Enthusiasm, solidarity and confusion were channeled into one space as the Indus Valley School of Art and Architecture (IVS) in Karachi held a fundraiser and teach-in to raise funds and better educate the public on events unfolding in Palestine.
‘Stand with Palestine: Coming Together for Peace and Justice’ saw 150 people attend the teach-in, poetry recitation and documentary screening Friday afternoon.
Artwork for sale was generously donated by students, faculty and alumni for a cause that many Pakistanis have rallied behind since the Israeli bombardment of Gaza began on October 7.
The four panelists facilitating the teach-in were journalist Zarrar Khuhro, comedian Shehzad Ghias, academic Sabahat Zehra and activist Laila AlQilim.
“We added the teach-in component because there’s a lot of outrage, emotions but not a full understanding of what the history is,” said Dr Faiza Mushtaq, dean and executive director of IVS.
Speaking to Images, AlQilim echoed a similar sentiment, encouraging the audience to take the initiative to educate themselves on the history of Palestine, which was explained by Zehra, an IVS faculty member.
AlQilim is a young Palestinian activist living in Pakistan with her family, who were forced to leave Palestine during the first and second Nakbas in 1948 and 1967 respectively.
“So many people know that what they’re doing is right, but they don’t know why. And the why is so important, because our ignorance is a weapon that’s used against us,” AlQilim said.
The panelists debunked myths and false narratives about Israel and Palestine, using their time as a brief history lesson for the audience stretching as far back as the 19th century.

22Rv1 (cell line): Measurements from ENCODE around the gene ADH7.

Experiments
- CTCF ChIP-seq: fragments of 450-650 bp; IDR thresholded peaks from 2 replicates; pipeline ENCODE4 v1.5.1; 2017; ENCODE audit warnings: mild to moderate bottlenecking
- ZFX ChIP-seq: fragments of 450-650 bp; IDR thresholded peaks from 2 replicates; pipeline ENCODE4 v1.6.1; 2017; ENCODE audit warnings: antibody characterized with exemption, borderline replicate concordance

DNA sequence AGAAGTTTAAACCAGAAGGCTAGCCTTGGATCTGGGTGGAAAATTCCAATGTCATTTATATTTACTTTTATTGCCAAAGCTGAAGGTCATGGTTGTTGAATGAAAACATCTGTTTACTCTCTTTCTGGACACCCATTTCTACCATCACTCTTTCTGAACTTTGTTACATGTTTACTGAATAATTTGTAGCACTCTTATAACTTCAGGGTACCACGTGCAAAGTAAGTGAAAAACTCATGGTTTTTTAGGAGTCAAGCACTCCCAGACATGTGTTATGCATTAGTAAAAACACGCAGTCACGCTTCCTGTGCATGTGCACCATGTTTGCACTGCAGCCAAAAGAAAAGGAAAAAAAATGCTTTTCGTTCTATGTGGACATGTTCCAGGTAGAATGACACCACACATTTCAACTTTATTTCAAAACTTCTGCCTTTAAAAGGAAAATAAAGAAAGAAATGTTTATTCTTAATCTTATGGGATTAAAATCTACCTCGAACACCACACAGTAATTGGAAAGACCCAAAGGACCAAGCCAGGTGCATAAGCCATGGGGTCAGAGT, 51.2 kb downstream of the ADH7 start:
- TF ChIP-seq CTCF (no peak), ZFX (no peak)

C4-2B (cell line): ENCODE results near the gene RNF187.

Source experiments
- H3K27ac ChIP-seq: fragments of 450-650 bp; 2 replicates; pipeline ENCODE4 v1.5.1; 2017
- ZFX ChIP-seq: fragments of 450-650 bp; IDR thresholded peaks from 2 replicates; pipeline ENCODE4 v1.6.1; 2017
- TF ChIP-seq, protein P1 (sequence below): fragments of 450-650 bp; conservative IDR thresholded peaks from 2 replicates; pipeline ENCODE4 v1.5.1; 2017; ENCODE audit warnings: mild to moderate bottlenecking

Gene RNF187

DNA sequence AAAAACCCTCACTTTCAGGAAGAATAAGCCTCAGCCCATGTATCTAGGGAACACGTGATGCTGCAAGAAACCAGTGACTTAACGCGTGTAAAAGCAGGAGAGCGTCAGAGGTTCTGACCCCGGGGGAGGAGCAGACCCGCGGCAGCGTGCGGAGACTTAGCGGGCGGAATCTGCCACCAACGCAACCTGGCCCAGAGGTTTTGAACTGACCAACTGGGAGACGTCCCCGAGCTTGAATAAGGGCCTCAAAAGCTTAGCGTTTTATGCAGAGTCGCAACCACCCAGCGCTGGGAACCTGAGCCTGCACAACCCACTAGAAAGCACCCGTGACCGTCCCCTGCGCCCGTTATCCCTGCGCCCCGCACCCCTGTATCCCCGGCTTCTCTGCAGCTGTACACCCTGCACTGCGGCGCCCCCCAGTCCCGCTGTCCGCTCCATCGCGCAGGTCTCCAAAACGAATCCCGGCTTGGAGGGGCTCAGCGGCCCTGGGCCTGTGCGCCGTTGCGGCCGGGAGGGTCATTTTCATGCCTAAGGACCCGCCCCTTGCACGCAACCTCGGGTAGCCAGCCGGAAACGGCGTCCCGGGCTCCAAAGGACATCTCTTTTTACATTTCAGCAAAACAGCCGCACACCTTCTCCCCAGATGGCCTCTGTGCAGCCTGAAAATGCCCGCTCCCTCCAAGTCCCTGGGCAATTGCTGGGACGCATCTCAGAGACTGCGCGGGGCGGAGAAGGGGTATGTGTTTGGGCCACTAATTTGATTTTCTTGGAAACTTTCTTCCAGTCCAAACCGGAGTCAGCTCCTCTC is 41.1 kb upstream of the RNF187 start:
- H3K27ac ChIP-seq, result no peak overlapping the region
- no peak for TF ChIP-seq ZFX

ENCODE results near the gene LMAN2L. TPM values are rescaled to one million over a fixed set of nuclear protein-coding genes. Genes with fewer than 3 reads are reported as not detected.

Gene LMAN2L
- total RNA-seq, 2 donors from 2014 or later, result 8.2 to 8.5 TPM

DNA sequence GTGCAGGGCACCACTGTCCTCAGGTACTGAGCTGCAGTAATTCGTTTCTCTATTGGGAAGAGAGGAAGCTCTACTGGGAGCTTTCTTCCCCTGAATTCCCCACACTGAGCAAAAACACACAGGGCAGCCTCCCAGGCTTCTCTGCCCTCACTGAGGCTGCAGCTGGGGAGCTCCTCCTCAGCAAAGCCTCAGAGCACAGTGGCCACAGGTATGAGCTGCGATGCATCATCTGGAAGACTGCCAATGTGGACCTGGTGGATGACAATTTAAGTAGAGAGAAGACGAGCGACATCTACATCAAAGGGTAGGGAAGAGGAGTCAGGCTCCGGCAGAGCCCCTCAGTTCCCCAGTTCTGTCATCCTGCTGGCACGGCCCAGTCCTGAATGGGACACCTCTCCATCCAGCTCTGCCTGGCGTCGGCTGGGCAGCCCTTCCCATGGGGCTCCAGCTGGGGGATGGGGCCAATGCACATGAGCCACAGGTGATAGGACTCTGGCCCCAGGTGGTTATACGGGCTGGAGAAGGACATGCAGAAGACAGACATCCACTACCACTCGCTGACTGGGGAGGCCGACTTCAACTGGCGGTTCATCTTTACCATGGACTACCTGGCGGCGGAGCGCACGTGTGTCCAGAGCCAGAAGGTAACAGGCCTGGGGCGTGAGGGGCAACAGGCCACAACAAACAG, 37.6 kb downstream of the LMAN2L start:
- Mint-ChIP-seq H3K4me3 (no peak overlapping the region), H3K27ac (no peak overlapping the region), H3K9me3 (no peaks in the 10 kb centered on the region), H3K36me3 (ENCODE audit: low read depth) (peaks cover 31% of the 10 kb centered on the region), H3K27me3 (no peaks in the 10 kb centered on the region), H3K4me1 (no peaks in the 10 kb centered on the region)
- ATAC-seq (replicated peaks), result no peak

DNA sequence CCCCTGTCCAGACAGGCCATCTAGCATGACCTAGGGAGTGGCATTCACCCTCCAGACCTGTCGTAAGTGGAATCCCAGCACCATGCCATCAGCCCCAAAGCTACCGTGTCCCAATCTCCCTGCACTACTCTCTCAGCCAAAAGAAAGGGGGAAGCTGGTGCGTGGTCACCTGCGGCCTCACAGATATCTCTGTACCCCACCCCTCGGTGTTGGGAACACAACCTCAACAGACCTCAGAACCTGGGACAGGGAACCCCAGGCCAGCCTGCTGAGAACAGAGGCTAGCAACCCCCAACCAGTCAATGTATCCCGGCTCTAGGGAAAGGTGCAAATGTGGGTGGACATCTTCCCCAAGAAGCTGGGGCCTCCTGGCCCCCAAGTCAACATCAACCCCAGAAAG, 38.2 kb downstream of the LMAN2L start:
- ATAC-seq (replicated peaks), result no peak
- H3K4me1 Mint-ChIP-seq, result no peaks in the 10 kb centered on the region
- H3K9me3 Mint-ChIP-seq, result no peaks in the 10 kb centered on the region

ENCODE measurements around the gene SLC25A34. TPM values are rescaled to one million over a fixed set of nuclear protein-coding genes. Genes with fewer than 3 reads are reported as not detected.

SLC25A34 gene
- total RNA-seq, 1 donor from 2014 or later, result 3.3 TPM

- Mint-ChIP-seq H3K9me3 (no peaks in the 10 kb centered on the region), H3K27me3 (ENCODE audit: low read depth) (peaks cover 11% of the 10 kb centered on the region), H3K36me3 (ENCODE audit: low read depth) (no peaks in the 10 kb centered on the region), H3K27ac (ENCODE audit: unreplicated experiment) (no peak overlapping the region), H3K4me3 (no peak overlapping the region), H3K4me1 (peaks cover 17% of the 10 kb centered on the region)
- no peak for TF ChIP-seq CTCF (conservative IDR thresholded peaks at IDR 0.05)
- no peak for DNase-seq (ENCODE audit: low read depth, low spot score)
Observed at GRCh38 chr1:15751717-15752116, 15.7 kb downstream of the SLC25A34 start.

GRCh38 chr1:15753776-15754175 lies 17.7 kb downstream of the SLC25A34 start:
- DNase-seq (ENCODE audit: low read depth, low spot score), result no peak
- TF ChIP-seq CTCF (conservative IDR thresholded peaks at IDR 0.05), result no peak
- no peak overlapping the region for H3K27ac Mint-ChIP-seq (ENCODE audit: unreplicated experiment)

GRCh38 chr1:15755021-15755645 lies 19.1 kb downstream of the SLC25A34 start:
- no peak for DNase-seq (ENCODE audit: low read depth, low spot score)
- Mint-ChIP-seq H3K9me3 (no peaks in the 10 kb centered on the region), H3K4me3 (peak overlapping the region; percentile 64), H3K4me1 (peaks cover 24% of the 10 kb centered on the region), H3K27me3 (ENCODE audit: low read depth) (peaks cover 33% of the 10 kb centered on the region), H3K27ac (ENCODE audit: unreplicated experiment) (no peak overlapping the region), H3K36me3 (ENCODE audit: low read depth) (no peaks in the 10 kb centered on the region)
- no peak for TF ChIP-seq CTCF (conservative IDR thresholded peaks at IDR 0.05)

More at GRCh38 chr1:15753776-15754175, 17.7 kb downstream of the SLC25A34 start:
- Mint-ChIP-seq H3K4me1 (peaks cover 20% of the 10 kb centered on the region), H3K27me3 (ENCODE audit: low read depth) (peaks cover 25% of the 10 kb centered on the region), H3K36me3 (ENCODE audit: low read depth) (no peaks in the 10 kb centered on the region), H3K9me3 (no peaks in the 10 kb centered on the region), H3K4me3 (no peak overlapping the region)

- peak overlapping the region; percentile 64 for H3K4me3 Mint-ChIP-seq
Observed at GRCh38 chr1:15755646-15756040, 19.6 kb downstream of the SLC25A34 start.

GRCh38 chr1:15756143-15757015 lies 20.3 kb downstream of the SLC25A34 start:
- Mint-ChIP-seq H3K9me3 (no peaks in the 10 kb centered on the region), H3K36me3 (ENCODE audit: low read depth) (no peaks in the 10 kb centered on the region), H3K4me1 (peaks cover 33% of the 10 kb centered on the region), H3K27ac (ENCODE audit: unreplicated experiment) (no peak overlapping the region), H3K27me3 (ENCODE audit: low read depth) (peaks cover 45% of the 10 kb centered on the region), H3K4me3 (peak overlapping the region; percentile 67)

Khuhro affirmed to the audience that “critical mass becomes action,” acknowledging the various protests, sit-ins and marches happening across the globe in solidarity with Palestinians. He wove a timeline for the audience as he explained how history is repeating itself with the genocide of the Palestinians, alluding to the Holocaust.
Criticism of the media and biased narratives was highlighted by Ghias, writer and host of the popular podcast The Pakistani Experience.
“‘Do you condemn the circumstances [of the Gazan people]’ is what the media should be asking instead,” Ghias said, referring to Western media’s common question to Palestinian talk-show guests: “Do you condemn Hamas?”
He spoke in depth of the legacy of colonialism and resistance, praising the people of Palestine for their fierce resistance against Israeli occupation. “You cannot defeat the will of five million people who have withstood a military siege for decades and still say ‘Palestine will be free,’” he said.
Ghias also acknowledged how many Pakistanis conflate their pro-Palestine sentiment with anti-Semitism, explaining that the latter does not help the Palestinian cause.
Much of Palestine’s history, explained by the panelists, is the lived experience of AlQilim and her family, who have lived in four different countries before settling in Pakistan.
“No one wants to leave their land, and if they do, they want to be able to go back,” she said, explaining how her grandparents left Palestine for Kuwait and lost the right to go back to their homeland.
Friday’s event hit close to home for Maham Khursheed, one of the fundraiser’s organisers and an assistant professor of architecture at IVS. Khursheed has friends whose families were pushed out of Palestine during the Nakba, much like AlQilim’s family was. It was through them that she learned of the tragic history of Palestine, acknowledging that events like these are a small step towards helping a much bigger cause.
The turnout was much better than the organisers had expected, she said, expressing gratitude for the generosity of the alumni, students and faculty in putting together the fundraiser.
Zeal and generosity are no strangers to the IVS community. As floods destroyed housing and land across the country in 2022, IVS students set out designing environmentally sensitive housing structures which could reduce the devastation of the floods, Khursheed explained, adding that Engro served as a financial catalyst in transforming the designs into tangible structures.
The artwork for sale will continue to be on display at IVS till all pieces are sold, she said. Prices for the artwork start at Rs500, with the highest priced piece worth Rs150,000.